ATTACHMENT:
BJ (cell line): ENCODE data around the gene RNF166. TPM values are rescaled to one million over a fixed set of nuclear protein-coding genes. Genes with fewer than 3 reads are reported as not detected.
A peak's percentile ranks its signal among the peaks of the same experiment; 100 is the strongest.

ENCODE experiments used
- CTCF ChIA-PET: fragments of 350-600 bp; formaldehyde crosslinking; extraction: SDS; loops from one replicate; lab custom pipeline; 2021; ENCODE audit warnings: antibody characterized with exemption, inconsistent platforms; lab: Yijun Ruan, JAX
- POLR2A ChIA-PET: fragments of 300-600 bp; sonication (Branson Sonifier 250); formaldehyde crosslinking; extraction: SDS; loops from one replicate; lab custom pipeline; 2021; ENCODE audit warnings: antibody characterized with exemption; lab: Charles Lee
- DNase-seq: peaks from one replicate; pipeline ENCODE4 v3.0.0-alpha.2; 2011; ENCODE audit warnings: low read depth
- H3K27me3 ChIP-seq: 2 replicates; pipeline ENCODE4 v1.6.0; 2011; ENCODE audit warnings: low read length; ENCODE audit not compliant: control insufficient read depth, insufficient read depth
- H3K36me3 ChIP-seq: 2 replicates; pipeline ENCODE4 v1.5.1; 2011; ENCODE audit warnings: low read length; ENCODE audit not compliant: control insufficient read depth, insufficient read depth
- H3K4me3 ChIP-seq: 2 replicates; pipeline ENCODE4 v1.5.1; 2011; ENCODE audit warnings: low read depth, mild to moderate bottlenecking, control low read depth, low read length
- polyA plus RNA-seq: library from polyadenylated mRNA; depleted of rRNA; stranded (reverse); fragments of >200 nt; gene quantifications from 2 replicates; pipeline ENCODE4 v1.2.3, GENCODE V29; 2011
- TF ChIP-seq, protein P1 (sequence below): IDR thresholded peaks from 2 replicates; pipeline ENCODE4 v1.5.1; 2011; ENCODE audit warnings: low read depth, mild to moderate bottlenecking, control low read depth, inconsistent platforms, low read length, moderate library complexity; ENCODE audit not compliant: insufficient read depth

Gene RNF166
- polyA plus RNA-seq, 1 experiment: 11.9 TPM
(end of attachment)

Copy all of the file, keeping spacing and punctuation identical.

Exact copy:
BJ (cell line): ENCODE data around the gene RNF166. TPM values are rescaled to one million over a fixed set of nuclear protein-coding genes. Genes with fewer than 3 reads are reported as not detected.
A peak's percentile ranks its signal among the peaks of the same experiment; 100 is the strongest.

ENCODE experiments used
- CTCF ChIA-PET: fragments of 350-600 bp; formaldehyde crosslinking; extraction: SDS; loops from one replicate; lab custom pipeline; 2021; ENCODE audit warnings: antibody characterized with exemption, inconsistent platforms; lab: Yijun Ruan, JAX
- POLR2A ChIA-PET: fragments of 300-600 bp; sonication (Branson Sonifier 250); formaldehyde crosslinking; extraction: SDS; loops from one replicate; lab custom pipeline; 2021; ENCODE audit warnings: antibody characterized with exemption; lab: Charles Lee
- DNase-seq: peaks from one replicate; pipeline ENCODE4 v3.0.0-alpha.2; 2011; ENCODE audit warnings: low read depth
- H3K27me3 ChIP-seq: 2 replicates; pipeline ENCODE4 v1.6.0; 2011; ENCODE audit warnings: low read length; ENCODE audit not compliant: control insufficient read depth, insufficient read depth
- H3K36me3 ChIP-seq: 2 replicates; pipeline ENCODE4 v1.5.1; 2011; ENCODE audit warnings: low read length; ENCODE audit not compliant: control insufficient read depth, insufficient read depth
- H3K4me3 ChIP-seq: 2 replicates; pipeline ENCODE4 v1.5.1; 2011; ENCODE audit warnings: low read depth, mild to moderate bottlenecking, control low read depth, low read length
- polyA plus RNA-seq: library from polyadenylated mRNA; depleted of rRNA; stranded (reverse); fragments of >200 nt; gene quantifications from 2 replicates; pipeline ENCODE4 v1.2.3, GENCODE V29; 2011
- TF ChIP-seq, protein P1 (sequence below): IDR thresholded peaks from 2 replicates; pipeline ENCODE4 v1.5.1; 2011; ENCODE audit warnings: low read depth, mild to moderate bottlenecking, control low read depth, inconsistent platforms, low read length, moderate library complexity; ENCODE audit not compliant: insufficient read depth

Gene RNF166
- polyA plus RNA-seq, 1 experiment: 11.9 TPM